So Terric didn’t do it. Or wanted me to think he didn’t. Why?
“Half-naked man isn’t exactly my style,” I observed calmly, watching his reaction.
“Who said anything about half-naked?”
“The man in the alley I found yesterday was stripped to his slacks. Half naked.”
Terric lifted his head, his eyes searching my face. He knew I wasn’t lying. He should sense that through our connection too.
“You found?” he said. “Yesterday?”
I nodded. I was watching Terric, but also keeping tabs on Dash out of the corner of my eye.
Terric and I were the only people in Portland who could use magic. As far as we knew, we were the only people in the world who could use magic at all. We’d been pretty clear about that loophole we’d slipped into the new rules of magic when we’d locked magic away.
Only he and I got to play with the cool toys.
Dash was the one person who knew we could access magic. He looked slightly shocked and more than a little sick.
“In an alley off of Burnside,” I went on. “I didn’t kill the guy. I did clean up the magic marks. Burned them off so when the cops found him they’d find a bloody, but not magic mess. Are you sure you want to tell me you didn’t do it, Ter?”
“I don’t kill people,” he said. Through our bond, I heard what he didn’t say: like that.
“Well, neither do I,” I said. “Like that. Which means we have a problem, boys.”
“No one can access magic,” Dash said.
“Someone did,” I said.
“Maybe it just looks like a magic kill?” he suggested. He glanced over at Terric, who was staring at me, and then he looked back at me, staring at Terric.
“It was a magic kill,” Terric said.
“I wasn’t a part of it,” I repeated. “Did you touch the corpse, Ter? Did you get a read for what kind of magic was used? Did you sense me in it at all?”
“I touched him.”
I drank coffee while I let that set in. “You healed a dead guy.” It wasn’t a question, but some things just needed to be said out loud.
“Life magic,” he noted.
I nodded. I hadn’t ever thought through his need to pour life into the world as far as healing the dead. Raising the dead? Maybe. Mending dead flesh? Creepy.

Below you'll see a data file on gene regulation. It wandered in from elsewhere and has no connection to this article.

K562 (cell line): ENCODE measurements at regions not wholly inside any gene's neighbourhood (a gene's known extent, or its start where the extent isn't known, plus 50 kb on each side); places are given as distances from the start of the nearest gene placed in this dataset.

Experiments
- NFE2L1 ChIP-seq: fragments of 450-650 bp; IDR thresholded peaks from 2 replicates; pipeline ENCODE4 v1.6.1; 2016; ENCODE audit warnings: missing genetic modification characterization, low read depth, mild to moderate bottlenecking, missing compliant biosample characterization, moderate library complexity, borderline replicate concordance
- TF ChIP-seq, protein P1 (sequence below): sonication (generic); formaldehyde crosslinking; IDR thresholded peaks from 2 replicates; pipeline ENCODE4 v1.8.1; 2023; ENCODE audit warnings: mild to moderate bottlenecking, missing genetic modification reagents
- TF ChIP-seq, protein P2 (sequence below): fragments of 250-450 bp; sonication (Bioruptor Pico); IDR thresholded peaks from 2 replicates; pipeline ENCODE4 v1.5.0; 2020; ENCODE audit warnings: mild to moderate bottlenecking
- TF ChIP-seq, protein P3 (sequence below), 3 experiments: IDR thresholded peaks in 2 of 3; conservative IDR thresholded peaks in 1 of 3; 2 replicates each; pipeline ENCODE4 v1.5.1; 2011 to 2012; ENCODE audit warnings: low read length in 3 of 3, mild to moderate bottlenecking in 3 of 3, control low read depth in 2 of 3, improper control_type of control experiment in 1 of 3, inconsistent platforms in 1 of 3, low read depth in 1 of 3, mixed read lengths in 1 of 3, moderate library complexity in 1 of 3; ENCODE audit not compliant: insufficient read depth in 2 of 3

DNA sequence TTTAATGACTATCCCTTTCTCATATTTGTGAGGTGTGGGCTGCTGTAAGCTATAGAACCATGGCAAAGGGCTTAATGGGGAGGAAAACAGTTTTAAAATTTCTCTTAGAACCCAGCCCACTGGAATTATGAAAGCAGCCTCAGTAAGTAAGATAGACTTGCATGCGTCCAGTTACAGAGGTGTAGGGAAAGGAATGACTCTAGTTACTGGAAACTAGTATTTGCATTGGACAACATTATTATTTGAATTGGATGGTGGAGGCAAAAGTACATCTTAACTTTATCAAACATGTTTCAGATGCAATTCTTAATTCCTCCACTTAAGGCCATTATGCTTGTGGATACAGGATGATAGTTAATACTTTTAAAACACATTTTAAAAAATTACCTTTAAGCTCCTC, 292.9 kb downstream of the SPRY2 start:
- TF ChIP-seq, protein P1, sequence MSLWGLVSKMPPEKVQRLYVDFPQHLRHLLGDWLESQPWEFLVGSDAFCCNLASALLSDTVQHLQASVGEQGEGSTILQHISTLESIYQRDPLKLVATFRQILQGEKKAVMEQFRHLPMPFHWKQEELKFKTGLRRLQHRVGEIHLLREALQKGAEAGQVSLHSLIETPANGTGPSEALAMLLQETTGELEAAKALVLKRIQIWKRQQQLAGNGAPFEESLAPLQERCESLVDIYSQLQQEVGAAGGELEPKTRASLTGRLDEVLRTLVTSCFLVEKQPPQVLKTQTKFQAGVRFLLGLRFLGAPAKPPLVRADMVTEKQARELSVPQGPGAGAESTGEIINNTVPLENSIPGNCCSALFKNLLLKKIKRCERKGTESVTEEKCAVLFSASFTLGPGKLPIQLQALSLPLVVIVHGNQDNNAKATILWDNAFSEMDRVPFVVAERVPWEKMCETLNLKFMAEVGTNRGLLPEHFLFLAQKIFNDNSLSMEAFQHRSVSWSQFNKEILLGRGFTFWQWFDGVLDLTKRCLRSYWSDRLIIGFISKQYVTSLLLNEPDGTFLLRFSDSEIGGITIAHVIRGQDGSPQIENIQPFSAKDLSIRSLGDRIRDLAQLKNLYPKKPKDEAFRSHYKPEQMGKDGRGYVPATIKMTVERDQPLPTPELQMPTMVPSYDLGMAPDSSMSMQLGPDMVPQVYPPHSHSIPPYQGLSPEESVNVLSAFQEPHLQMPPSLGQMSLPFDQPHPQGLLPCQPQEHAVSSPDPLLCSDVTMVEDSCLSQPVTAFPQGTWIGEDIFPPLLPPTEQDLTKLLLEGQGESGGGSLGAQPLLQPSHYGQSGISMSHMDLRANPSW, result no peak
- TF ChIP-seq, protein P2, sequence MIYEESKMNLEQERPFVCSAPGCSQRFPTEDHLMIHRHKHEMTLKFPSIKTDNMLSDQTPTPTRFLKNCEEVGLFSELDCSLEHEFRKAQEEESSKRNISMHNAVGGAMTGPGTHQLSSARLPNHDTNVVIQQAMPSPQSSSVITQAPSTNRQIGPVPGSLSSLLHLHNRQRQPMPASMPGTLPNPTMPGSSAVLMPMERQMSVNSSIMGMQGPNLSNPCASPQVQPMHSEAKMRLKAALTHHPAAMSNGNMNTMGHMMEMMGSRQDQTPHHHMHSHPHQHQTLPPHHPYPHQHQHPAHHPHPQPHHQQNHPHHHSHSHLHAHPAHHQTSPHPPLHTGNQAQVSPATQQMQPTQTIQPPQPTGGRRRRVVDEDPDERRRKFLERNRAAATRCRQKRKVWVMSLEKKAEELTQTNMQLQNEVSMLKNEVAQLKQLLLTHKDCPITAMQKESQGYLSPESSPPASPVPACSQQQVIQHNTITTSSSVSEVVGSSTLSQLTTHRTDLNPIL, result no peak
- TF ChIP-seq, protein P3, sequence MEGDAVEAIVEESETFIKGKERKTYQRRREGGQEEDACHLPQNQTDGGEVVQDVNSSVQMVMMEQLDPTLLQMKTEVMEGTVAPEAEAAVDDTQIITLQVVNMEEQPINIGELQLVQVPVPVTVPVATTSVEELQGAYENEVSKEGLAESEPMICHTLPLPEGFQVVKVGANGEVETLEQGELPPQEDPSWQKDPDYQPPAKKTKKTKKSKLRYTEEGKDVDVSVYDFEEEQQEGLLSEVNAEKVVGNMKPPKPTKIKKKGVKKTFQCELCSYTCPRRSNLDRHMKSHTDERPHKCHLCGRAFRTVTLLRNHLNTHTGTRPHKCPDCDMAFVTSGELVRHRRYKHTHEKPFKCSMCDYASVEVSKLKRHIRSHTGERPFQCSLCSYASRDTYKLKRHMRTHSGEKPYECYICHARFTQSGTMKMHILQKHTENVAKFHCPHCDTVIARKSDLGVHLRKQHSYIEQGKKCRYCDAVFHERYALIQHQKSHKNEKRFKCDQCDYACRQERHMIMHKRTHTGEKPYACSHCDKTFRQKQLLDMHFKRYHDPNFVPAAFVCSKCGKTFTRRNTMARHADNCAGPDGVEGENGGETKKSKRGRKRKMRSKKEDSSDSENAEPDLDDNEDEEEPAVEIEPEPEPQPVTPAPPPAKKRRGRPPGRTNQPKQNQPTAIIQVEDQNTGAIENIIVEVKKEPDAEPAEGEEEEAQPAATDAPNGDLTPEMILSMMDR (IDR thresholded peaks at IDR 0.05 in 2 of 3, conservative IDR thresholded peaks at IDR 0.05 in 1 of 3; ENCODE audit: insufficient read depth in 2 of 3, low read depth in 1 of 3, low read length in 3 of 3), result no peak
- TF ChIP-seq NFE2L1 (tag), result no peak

“Cause of death?” I asked.
“Cops will think it’s a heart attack. The guy on Burnside?”
“Mugging with an acid burn chaser.”
“Did you recognize the signature?”
I dug in my pocket for my phone. “I didn’t look at it that closely since I thought it had to be you. Took a picture though.”
“Shit,” Terric said. “I should have thought of that.”
“I did.” Dash pulled his phone out of his pocket.
“You took a picture of me healing the corpse?” Terric looked over at him for the first time today. Dash was flipping through photos, so didn’t notice.
“Just the glyphs. Something seemed…off about them. Too neat. Too…practiced for Shame.”
“Hey, I’m practiced.”
“No, you’re experienced. There was something so…Sunday school about these glyphs.”
“Surrender and Pain do fit the Sunday school motif.”
The corner of Dash’s mouth twitched up. “No, I mean they looked like they were cast by someone who had never practiced magic before.”
Terric made a hm sound and leaned forward. Dash turned the screen so he could study the picture.
“He’s right,” Terric said. “I don’t know why I didn’t notice it before.”
“You were too busy outlining how you were going to kick Shame’s ass.”
“Aw. Nice to know you care, Ter,” I said.
Available November 12, 2015 🙂